"Recently there has been a boom in the cottage industry of complaining about higher education." This opening line from the Center for Faculty Excellence at McDaniel College blog could apply to any number of countries at present, but in this instance it refers to the US.
The posting is by Bryn Upton, assistant professor of history at the liberal-arts college, who says: "As the number of people pursuing a college education increases and the expectations change, we find ourselves besieged by well-meaning policymakers, helicopter parents, anxious students and expectant employers. They all want to know what it is they can expect from a college education."
Professor Upton notes that this "so-called crisis" has also led to an avalanche of books discussing the woes of higher education, citing in particular Academically Adrift: Limited Learning on College Campuses (2010).
Its authors, Richard Arum, professor of sociology and education at New York University, and Josipa Roksa, assistant professor of sociology at the University of Virginia, track the "academic gains" of 2,300 students on four-year undergraduate courses.
They conclude that almost half show no improvement in critical thinking, analytical reasoning and other "higher-level" skills associated with degree-level study during the first two years of their courses, and about a third still demonstrate no significant improvement after four years.
Describing his and his colleagues' responses to the findings, Professor Upton says: "A good-sized group of faculty came together to discuss (the book). We shared anecdotes and data, passed around articles and charts, did a decent amount of hand-wringing and (as academics do) agreed to keep talking about it."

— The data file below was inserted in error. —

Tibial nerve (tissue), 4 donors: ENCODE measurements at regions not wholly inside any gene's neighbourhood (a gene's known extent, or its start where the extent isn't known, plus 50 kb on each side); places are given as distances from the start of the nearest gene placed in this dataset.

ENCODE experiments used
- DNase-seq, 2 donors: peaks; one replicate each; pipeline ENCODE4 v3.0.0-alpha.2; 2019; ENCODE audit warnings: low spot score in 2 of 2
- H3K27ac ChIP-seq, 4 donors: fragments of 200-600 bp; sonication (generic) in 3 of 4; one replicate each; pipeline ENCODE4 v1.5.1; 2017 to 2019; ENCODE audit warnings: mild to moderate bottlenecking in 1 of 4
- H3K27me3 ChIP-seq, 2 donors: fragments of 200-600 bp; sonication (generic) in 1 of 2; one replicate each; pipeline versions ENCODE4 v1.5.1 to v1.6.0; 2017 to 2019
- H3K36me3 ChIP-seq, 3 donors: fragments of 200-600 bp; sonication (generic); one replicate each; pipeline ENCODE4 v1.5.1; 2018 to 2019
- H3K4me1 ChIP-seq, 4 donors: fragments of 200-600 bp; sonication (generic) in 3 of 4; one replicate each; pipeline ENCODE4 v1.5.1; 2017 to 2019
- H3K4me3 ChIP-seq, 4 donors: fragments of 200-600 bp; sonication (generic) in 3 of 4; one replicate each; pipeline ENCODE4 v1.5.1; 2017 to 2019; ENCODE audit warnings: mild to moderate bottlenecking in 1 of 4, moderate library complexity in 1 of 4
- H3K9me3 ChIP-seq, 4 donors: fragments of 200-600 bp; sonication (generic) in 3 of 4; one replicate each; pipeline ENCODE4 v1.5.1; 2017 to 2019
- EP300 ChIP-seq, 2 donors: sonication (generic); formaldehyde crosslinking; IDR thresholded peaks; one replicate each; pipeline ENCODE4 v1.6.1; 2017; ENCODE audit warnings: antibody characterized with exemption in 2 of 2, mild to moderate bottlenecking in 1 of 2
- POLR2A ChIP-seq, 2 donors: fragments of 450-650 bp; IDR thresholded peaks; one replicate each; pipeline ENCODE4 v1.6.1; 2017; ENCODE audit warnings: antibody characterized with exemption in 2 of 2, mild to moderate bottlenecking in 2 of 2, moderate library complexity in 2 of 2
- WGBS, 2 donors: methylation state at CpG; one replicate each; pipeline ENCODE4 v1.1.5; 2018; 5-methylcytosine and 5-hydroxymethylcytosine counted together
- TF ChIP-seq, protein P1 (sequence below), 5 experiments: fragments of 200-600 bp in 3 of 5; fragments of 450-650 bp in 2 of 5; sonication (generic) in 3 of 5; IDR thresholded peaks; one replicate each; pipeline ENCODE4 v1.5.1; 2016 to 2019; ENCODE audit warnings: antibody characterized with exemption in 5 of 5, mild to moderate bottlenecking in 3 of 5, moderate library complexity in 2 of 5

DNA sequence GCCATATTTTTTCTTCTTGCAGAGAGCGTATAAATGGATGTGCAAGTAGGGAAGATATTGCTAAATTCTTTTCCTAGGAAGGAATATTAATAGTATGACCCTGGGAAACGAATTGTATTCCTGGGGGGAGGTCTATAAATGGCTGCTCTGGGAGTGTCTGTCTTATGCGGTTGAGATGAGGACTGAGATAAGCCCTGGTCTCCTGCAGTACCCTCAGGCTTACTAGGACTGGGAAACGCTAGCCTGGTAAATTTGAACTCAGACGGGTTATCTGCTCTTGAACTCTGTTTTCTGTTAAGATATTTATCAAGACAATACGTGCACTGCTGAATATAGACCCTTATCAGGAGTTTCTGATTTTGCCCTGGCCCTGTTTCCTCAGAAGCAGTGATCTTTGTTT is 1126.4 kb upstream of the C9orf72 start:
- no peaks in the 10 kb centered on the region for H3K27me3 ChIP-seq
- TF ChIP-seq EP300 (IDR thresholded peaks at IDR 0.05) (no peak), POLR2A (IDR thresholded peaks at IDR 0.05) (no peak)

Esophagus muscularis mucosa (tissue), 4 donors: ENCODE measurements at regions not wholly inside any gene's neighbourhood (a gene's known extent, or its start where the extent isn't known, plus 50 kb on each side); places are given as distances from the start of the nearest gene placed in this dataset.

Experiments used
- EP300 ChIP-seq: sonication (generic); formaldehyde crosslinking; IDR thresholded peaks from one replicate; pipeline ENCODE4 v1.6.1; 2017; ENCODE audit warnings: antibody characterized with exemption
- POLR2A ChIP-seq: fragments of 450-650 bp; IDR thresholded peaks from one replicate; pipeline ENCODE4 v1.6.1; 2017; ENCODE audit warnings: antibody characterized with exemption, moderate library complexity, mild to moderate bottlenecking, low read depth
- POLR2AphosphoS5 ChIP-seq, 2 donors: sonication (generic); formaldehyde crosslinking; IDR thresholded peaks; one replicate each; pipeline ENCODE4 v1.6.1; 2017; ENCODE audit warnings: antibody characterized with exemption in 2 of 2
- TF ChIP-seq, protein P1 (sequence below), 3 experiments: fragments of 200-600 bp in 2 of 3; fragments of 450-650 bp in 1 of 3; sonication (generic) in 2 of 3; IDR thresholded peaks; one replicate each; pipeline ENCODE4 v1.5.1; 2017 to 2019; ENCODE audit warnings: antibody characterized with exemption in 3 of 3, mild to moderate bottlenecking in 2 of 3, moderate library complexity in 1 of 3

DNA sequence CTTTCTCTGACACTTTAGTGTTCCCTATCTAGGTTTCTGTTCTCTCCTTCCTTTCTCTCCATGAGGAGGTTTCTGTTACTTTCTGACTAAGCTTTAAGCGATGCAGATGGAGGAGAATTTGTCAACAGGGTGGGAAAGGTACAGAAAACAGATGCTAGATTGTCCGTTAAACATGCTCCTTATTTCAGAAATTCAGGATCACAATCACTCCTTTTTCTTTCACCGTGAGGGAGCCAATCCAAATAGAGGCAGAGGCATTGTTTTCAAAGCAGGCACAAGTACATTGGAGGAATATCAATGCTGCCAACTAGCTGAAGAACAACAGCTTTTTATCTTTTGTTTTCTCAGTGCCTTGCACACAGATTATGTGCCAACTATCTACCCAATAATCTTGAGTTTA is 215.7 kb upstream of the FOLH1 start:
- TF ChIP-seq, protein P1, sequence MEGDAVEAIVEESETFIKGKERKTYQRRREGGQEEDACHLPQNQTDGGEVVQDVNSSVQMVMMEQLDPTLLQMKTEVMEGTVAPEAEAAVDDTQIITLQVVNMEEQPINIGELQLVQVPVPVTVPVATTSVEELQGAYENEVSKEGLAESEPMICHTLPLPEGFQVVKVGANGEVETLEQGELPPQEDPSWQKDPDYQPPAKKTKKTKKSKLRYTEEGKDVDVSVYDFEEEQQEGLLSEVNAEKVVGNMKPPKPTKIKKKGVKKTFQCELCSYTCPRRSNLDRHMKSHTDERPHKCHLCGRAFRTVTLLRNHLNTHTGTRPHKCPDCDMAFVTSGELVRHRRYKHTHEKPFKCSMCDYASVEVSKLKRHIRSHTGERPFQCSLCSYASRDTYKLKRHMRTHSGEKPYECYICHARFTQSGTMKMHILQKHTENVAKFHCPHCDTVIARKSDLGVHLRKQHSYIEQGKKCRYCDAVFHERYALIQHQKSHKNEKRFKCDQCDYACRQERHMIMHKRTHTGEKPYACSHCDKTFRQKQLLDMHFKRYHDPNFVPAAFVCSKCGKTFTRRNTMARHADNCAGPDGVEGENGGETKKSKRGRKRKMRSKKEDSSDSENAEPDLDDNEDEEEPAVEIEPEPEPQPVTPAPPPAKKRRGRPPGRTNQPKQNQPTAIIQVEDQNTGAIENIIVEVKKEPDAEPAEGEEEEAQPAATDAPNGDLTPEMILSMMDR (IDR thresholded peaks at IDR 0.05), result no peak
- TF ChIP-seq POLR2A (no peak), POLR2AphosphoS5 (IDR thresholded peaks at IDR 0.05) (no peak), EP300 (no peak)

One voice that he thinks should be added to the conversation is that of Louis Menand, professor of English and American literature and language at Harvard University. In an essay for The New Yorker, Professor Menand considers different theories about what a university education is for.
One is that "society needs a mechanism for sorting out its more intelligent members from its less intelligent ones", so that it can "funnel them into careers that maximise their talents".
If you take this view, he writes, then "it doesn't matter which courses students take, or even what is taught in them, as long as they're rigorous enough for the sorting mechanism to do its work. All that matters is the grades."
Another theory is that a university education is something that produces "reflective and culturally literate human beings".
If you take this view, Professor Menand writes, then "you might consider grades a useful instrument...but the only thing that matters is what students actually learn".
"A lot of confusion is caused by the fact that since 1945, American higher education has been committed to both theories," he argues. "The system is designed to be both meritocratic (Theory 1) and democratic (Theory 2)...We want higher education to be available to all Americans, but we also want people to deserve the grades they receive."